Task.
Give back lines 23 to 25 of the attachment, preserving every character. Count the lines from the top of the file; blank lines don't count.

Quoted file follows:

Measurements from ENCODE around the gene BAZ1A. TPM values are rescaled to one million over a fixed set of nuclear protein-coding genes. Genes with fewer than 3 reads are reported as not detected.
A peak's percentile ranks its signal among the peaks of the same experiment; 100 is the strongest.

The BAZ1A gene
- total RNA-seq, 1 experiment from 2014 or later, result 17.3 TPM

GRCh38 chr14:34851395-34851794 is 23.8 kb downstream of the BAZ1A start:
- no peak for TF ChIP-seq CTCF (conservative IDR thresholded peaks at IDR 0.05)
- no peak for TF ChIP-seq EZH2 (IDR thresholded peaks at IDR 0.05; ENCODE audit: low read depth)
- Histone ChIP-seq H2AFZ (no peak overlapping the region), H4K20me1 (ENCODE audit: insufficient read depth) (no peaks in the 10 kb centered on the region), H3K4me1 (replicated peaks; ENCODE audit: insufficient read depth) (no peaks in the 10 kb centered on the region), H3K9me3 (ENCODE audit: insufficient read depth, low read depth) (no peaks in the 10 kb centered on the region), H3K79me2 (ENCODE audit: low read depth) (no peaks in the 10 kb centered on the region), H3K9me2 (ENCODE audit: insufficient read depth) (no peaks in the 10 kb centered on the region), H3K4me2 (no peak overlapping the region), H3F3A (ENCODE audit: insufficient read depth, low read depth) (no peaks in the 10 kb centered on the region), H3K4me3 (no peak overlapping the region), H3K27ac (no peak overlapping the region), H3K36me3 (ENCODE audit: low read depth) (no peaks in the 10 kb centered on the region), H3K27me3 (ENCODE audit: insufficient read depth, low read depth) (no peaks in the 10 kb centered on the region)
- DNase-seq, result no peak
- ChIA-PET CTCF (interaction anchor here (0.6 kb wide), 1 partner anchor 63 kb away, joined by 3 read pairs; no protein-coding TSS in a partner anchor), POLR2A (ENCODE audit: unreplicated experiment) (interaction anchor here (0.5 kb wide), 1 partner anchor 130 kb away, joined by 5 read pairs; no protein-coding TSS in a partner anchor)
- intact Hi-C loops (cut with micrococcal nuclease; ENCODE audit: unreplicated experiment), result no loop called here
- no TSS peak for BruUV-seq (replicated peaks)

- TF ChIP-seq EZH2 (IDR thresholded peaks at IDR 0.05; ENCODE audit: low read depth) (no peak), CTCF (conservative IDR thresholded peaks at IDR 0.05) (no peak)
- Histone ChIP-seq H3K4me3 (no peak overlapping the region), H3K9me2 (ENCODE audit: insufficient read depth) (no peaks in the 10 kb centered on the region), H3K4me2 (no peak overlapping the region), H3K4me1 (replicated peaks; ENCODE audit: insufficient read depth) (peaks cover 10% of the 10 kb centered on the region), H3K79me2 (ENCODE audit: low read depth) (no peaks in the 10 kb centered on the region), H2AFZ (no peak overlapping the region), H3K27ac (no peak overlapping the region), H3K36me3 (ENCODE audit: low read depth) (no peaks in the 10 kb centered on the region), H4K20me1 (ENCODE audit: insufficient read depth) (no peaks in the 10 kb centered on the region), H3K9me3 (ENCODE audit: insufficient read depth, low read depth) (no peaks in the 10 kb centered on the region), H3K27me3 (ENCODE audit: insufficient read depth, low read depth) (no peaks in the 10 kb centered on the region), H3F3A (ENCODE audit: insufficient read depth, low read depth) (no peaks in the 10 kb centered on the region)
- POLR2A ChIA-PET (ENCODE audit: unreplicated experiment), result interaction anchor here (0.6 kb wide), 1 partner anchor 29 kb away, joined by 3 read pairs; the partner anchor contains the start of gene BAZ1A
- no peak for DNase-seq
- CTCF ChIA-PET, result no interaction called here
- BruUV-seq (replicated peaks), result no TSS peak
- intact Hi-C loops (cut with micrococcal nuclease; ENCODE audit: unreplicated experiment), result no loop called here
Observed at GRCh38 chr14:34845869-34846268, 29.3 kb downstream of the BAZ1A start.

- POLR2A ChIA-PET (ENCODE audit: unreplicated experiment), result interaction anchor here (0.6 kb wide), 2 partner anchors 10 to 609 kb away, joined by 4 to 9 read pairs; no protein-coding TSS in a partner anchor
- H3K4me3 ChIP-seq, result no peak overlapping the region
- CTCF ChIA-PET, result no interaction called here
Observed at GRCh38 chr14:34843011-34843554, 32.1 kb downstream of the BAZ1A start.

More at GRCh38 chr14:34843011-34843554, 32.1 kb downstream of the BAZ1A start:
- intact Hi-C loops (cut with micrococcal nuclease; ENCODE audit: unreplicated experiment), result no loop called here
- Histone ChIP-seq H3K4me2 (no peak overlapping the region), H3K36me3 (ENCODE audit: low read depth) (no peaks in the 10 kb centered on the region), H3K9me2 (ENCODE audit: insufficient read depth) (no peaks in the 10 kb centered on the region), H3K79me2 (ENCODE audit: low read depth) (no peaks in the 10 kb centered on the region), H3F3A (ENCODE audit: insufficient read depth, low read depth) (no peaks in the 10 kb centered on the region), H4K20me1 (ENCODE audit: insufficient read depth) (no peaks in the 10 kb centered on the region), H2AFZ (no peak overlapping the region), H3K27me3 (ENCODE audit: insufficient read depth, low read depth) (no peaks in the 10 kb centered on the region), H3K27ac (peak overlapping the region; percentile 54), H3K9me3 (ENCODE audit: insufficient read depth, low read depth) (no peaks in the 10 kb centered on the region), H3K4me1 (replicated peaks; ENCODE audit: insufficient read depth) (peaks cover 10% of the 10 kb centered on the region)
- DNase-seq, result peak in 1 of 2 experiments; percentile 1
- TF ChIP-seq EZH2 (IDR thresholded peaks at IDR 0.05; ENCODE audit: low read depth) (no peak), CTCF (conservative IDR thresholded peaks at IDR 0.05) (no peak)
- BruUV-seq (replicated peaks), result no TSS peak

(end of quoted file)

- CTCF ChIA-PET, result no interaction called here
Observed at GRCh38 chr14:34843011-34843554, 32.1 kb downstream of the BAZ1A start.

More at GRCh38 chr14:34843011-34843554, 32.1 kb downstream of the BAZ1A start: